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Old 10-20-2012, 12:55 PM   #1
knottulf
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folder permissions and sgid


I try to make one folder accessible to the members of the folders' owner group, so that they are allowed to read all files in the folder and edit files they created by themselves.
To do this, I figured out that I have to set group id to the folder, so that its permissions would be drwxrws---.
I am not sure about the group's srite access, though. I reckon it means that the group members are allowed to create files inside the folder.
However, even though the folder is owned by one of the groups that I am a member of, I am not allowed to cd to the folder, or to ls it. Why?

trying:
knottulf@debian-server:/home$ sudo chmod g=rwx ledelse
and:
knottulf@debian-server:/home$ sudo chmod g+sx ledelse

But to now help.

Last edited by knottulf; 10-20-2012 at 12:57 PM.
 
Old 10-20-2012, 01:02 PM   #2
nugat
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Quote:
Originally Posted by knottulf View Post
I try to make one folder accessible to the members of the folders' owner group, so that they are allowed to read all files in the folder and edit files they created by themselves.
To do this, I figured out that I have to set group id to the folder, so that its permissions would be drwxrws---.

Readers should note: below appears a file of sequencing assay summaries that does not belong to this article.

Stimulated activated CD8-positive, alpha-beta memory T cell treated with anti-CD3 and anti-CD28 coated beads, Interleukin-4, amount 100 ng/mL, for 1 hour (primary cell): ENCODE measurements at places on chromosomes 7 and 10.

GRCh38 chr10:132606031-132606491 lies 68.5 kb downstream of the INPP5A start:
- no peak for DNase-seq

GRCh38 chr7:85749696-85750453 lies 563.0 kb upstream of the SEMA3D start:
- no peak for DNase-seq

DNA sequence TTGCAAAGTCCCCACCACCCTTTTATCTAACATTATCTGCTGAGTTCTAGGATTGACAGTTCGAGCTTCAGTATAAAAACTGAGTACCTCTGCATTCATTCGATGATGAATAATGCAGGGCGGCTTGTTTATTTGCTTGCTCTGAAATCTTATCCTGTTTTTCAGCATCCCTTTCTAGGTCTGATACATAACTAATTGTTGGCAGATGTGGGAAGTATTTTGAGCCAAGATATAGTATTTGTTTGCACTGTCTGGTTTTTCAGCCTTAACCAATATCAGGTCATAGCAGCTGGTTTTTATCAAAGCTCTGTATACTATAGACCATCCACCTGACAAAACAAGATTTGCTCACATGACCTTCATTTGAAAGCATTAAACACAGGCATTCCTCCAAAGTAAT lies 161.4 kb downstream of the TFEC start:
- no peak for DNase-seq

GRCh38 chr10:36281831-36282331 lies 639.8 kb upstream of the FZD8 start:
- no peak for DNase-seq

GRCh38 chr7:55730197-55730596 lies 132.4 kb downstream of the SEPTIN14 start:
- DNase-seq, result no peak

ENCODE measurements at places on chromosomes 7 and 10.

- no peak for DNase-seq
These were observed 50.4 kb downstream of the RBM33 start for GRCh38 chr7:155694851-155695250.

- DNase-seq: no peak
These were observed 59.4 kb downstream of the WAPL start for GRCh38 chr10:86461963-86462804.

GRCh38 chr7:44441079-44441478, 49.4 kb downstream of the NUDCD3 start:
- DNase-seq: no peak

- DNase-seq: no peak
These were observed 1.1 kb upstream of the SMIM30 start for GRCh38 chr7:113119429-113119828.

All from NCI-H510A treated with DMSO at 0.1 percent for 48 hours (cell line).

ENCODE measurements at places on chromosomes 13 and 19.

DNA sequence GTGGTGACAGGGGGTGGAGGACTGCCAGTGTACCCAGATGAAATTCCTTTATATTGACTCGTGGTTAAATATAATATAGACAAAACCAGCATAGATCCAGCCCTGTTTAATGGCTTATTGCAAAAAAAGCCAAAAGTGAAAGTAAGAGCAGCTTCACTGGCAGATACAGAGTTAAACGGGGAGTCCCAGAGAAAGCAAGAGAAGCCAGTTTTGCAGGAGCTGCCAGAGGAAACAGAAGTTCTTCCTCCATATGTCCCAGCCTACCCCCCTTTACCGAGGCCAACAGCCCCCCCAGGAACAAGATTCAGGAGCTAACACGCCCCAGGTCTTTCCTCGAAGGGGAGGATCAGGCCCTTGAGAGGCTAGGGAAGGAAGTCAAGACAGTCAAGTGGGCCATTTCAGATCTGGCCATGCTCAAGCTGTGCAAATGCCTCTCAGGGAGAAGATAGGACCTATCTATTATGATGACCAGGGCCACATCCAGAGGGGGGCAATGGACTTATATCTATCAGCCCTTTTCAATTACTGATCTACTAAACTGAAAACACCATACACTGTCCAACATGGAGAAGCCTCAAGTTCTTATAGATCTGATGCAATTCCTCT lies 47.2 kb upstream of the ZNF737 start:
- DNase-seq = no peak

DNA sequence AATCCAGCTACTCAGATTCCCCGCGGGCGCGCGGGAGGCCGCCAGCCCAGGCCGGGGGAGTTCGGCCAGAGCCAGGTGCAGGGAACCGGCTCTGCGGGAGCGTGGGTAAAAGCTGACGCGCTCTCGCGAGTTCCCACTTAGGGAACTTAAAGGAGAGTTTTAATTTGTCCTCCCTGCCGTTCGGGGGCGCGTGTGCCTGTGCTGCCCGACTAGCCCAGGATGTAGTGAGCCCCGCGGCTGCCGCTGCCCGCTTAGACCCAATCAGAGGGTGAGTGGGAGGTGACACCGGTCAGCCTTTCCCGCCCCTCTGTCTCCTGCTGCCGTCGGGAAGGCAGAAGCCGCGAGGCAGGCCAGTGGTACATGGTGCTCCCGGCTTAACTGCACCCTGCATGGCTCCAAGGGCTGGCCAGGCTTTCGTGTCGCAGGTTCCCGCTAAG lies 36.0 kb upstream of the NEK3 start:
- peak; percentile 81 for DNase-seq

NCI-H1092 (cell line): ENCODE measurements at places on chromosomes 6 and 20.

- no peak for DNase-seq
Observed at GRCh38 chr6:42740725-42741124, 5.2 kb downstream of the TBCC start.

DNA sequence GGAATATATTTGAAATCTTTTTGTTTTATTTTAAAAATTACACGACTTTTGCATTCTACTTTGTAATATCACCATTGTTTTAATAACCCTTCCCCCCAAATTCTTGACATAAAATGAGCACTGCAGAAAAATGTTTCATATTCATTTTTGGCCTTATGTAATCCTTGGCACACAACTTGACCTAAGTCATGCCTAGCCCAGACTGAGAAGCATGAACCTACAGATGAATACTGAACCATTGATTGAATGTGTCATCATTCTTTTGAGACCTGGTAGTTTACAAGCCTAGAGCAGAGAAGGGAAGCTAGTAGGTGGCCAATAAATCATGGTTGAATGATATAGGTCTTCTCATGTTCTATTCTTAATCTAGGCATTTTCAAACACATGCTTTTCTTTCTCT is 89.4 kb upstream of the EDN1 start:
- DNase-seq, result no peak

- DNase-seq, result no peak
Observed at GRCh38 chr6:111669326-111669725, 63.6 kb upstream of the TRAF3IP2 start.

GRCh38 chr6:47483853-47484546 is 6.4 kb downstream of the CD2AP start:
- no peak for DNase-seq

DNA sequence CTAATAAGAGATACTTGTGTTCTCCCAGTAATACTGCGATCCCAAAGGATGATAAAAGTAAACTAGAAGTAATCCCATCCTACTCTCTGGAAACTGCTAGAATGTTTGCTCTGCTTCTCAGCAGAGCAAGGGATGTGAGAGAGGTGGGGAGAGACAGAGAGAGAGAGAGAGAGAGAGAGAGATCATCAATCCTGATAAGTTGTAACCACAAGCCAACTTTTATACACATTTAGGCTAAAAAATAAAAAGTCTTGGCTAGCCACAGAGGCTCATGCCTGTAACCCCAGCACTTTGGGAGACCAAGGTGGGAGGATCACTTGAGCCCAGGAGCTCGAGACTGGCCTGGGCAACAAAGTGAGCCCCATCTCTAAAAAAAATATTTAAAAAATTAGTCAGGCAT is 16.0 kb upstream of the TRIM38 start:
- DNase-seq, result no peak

I am not sure about the group's srite access, though. I reckon it means that the group members are allowed to create files inside the folder.
However, even though the folder is owned by one of the groups that I am a member of, I am not allowed to cd to the folder, or to ls it. Why?

trying:
knottulf@debian-server:/home$ sudo chmod g=rwx ledelse
and:
knottulf@debian-server:/home$ sudo chmod g+sx ledelse

But to now help.
try giving the dir read/write access at the same time, e.g.:
Code:
sudo chmod g=+srwx ledelse
if that doesn't work, show the output of:
Code:
ls -ld ledelse
and:
Code:
lsattr -d ledelse
and:
Code:
getfacl ledelse
 
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Old 10-20-2012, 01:29 PM   #3
rknichols
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Quote:
Originally Posted by knottulf View Post
I try to make one folder accessible to the members of the folders' owner group, so that they are allowed to read all files in the folder and edit files they created by themselves.